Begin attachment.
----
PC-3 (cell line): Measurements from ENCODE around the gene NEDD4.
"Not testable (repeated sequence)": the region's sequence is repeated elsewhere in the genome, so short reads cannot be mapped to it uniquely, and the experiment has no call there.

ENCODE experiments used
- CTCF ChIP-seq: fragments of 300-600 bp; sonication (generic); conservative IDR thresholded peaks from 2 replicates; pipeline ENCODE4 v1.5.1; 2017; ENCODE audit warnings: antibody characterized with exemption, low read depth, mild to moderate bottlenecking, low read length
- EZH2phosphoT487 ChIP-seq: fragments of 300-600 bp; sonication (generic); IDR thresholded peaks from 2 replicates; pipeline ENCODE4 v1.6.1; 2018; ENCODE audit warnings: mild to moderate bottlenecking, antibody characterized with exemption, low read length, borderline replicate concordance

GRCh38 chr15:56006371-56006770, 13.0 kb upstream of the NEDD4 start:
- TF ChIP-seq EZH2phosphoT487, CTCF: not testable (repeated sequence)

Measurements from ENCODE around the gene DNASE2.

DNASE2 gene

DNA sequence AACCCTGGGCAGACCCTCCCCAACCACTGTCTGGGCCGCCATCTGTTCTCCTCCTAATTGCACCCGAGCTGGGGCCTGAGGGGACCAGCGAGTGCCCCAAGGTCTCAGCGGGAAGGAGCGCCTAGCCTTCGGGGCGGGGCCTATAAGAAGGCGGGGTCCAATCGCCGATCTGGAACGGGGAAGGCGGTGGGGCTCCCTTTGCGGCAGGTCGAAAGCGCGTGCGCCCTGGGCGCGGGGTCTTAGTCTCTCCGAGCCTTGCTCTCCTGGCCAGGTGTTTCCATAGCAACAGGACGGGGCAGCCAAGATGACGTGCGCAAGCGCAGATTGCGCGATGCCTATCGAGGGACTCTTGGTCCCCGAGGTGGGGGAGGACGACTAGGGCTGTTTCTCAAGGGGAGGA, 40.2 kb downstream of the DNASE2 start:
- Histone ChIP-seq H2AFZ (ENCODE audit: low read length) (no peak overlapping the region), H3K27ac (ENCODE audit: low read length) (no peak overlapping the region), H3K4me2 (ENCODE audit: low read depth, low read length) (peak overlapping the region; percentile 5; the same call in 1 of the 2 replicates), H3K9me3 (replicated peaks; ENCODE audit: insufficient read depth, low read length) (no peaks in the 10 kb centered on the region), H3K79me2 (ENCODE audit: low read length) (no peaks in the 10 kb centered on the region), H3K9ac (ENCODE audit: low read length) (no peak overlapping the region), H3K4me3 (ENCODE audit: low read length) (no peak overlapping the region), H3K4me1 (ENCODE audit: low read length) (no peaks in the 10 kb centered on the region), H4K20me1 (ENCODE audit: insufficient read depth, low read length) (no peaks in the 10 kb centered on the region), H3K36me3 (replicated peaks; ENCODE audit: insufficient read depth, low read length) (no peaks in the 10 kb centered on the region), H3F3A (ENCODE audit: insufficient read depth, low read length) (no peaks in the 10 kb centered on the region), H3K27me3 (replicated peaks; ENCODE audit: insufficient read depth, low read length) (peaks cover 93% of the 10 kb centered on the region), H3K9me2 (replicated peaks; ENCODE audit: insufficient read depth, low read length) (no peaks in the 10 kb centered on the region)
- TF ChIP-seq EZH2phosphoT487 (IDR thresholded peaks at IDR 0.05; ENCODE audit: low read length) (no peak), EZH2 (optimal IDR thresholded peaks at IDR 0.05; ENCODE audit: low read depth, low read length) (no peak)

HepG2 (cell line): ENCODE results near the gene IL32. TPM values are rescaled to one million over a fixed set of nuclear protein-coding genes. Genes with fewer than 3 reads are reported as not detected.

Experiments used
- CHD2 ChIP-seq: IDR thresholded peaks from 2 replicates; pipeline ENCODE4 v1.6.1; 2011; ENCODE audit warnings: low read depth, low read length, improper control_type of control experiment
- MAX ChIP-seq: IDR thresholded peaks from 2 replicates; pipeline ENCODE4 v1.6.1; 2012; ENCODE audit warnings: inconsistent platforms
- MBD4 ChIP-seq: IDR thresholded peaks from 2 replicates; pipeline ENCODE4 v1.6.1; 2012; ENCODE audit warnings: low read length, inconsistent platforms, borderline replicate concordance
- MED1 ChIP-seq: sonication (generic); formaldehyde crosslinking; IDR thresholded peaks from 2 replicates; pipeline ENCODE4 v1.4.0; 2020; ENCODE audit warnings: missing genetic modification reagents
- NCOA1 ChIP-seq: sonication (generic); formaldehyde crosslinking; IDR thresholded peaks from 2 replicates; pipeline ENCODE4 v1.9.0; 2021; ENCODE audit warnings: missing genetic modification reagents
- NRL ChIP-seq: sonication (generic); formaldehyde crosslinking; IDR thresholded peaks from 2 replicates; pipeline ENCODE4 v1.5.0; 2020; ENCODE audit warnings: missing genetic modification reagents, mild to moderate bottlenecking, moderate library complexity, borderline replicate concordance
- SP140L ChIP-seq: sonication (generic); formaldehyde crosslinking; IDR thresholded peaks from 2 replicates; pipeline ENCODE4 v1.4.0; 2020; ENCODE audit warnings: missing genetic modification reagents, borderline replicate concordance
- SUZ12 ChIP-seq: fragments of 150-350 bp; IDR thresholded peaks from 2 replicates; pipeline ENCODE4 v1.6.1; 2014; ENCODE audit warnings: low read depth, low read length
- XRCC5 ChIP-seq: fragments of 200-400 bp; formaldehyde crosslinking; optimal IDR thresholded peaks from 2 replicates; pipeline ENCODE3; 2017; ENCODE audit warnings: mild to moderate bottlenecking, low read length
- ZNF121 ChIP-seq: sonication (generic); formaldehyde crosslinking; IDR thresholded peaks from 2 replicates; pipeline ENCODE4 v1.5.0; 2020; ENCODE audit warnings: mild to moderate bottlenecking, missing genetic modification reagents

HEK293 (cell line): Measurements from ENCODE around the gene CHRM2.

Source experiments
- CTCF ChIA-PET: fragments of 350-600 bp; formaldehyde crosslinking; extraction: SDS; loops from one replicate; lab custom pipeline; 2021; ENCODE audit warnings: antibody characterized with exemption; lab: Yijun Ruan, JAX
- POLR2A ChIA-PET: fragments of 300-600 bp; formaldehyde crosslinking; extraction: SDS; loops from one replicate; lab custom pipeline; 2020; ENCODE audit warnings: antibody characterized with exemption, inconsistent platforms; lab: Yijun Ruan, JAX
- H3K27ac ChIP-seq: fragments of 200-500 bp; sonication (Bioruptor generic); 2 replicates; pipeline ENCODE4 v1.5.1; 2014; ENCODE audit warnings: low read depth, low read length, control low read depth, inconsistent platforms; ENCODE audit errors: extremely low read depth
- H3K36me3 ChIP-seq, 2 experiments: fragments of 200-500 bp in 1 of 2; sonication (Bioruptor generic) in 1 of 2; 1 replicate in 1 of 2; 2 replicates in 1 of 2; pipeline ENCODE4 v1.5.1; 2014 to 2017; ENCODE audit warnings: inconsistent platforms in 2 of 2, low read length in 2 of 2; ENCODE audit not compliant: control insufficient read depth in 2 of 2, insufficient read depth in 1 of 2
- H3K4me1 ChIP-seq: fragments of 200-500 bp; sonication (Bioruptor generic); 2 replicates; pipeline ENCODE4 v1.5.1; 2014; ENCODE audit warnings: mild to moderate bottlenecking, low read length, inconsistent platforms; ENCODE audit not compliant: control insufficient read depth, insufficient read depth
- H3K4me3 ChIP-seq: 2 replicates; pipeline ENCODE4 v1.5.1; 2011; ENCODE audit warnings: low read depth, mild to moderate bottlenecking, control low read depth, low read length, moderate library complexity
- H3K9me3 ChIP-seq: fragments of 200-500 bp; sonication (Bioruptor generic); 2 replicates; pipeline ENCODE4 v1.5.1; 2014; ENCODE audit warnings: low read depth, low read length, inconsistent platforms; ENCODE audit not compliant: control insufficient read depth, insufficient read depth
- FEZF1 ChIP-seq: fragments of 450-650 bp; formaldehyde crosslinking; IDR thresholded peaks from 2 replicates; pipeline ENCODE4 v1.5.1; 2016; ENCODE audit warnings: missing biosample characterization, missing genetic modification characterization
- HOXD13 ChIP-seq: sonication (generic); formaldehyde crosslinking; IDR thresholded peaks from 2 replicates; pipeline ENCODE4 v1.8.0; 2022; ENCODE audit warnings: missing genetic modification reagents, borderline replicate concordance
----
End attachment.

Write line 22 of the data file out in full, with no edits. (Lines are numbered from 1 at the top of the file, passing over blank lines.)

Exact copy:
- SUZ12 ChIP-seq: fragments of 150-350 bp; IDR thresholded peaks from 2 replicates; pipeline ENCODE4 v1.6.1; 2014; ENCODE audit warnings: low read depth, low read length